(1) Dr. Thacher says, that the enemy consisted of 6OO regular rangers and Indians (the number I think overrated): that their killed was unknown though supposed considerable, but their loss in prisoners was 52; that the loss of the Americans was one Lieutenant and 12 rank and file killed, and one Captain, two Lieutenants and 20 rank and file wounded.
(2) In the summer of 1850, the writer enjoyed the pleasure, in company with Col. Henderson, of standing upon this elevated ground.
(3) Several years before the Revolution, a hurricane began in the westerly part of Oneida county, and swept off through the forest in an easterly direction, across the present towns of Camden and Trenton; and entering, Herkimer county at a place called the dug way, in Poland, it continued onward through the towns of Russia, Norway and Salisbury-extending a distance of 50 or 60 miles. Its breadth generally ranged from 60 to 100 rods, and so great was its fury, that almost every tree in its course was torn up by the roots. Its traces were visible for more than half a century; and a portion of the ground over which the tornado burst in its fury, is called " The Hurricane" to this day. -Col. Henderson.
(4) On their return, a party of Americans buried this soldier in the following manner. Placing the body under the roots of a wind fallen tree and cutting off the trunk; when done the roots were easily thrown back Into the cavity, effectually burying the poor soldier.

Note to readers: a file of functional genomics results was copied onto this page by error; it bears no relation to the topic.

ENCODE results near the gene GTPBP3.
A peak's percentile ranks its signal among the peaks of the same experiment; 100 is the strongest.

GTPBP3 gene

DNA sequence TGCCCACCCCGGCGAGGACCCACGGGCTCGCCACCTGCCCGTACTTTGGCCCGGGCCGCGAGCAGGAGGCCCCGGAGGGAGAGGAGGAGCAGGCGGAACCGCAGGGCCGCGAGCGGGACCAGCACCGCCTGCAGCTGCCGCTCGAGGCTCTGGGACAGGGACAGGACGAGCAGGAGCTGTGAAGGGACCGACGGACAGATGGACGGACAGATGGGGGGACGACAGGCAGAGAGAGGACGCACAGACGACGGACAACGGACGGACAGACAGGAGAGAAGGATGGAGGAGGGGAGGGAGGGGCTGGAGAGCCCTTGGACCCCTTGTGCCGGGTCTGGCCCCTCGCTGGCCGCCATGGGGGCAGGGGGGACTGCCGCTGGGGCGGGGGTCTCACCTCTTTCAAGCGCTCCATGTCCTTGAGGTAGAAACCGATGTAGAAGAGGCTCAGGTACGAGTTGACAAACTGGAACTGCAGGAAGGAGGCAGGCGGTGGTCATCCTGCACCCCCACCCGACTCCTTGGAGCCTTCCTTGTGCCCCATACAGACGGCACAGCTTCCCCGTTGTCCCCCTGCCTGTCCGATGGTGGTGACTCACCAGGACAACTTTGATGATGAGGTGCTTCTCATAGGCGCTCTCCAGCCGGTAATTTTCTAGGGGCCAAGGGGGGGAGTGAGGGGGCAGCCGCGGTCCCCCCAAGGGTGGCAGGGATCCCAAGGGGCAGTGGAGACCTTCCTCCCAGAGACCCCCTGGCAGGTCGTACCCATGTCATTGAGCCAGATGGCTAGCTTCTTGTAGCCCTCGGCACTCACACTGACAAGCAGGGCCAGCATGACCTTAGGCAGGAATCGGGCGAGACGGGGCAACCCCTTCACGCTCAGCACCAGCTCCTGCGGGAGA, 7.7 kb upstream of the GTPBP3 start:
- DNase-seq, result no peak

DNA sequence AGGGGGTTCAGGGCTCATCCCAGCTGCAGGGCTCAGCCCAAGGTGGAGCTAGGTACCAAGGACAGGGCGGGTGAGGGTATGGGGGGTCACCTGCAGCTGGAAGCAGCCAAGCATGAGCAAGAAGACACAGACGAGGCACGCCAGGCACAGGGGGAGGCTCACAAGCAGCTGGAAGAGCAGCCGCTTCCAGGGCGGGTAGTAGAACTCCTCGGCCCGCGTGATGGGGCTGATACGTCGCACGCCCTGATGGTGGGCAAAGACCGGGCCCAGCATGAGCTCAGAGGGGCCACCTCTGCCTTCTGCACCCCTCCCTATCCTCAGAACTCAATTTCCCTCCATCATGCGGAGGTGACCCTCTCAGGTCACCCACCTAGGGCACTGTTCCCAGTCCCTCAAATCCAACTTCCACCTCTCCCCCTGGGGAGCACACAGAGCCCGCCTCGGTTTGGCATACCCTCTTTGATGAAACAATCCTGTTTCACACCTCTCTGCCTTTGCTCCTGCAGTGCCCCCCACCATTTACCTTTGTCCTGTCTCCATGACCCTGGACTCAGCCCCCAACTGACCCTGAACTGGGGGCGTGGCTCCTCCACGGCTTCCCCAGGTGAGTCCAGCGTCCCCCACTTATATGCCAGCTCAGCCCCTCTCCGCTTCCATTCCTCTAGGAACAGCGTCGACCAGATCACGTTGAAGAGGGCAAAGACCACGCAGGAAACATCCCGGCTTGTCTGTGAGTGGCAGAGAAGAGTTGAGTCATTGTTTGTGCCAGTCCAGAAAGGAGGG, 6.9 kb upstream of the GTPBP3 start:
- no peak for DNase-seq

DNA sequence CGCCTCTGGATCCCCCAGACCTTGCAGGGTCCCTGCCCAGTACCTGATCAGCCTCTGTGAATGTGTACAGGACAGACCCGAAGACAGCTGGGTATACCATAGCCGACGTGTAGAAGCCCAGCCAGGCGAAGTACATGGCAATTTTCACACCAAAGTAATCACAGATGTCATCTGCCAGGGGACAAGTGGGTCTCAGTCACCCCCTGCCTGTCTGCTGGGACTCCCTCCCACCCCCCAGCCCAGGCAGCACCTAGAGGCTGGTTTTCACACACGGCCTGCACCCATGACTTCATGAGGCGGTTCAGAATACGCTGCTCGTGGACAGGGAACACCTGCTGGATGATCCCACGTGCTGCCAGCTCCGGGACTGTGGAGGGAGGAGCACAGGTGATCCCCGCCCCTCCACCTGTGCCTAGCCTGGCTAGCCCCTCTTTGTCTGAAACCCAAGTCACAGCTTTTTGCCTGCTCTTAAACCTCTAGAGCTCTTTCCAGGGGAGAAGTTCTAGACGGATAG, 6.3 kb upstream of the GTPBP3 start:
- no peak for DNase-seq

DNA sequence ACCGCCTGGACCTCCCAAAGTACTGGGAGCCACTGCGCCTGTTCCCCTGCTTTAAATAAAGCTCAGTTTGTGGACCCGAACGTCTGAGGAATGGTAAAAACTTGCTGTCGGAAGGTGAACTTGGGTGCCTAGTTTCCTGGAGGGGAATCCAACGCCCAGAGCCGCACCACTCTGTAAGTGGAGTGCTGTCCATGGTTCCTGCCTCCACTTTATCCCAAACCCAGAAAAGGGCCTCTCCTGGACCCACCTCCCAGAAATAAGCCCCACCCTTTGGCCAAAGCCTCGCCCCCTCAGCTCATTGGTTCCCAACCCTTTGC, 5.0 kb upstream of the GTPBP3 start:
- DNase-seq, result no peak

(5) Most of the Scotch settlers in and around Johnstown, as elsewhere shown, either went to Canada with the Johnsons at the beginning of difficulties, or if they remained, were more the friends of the British than the American government. Duncan McGregor, who resided several miles north of Johnson Hall, was an exception. At the time of Ross' invasion, several Indians and a tory entered the pioneer's house in the evening, who left it as they were approaching, unobserved by them. He gained the rear of his log dwelling, and through a cranny watched the motions of the party. He was armed with a gun and a sword, and resolved that if any injury or insult was offered his wife, to shoot the offender and flee to the woods. Mrs. McGregor detected a tory as one of the party, by observing his white skin where the paint had worn off. This white Indian enquired of her, if she could not give them something to eat. She replied that she had some johnny cake and milk. "That will do," said he, and soon they were eating. As they rose from the table, one of them espied a handsomely painted chest in one corner of the room, and asked what it contained " It contains books," said she, " and other articles belonging to a relative in Albany. "Ah" said the speaker "he belongs to the rebel army I suppose?" She replied that he did; and her countenance indicated no little anxiety as he exclaimed with a menacing gesture, "be careful you do not deceive us." One of the intruders with a tomahawk instantly split the cover, and the books and sundry articles of clothing were thrown upon the floor. The clothing was added to their stock of plunder, and soon after the warriors departed. -Alexander J. Comrie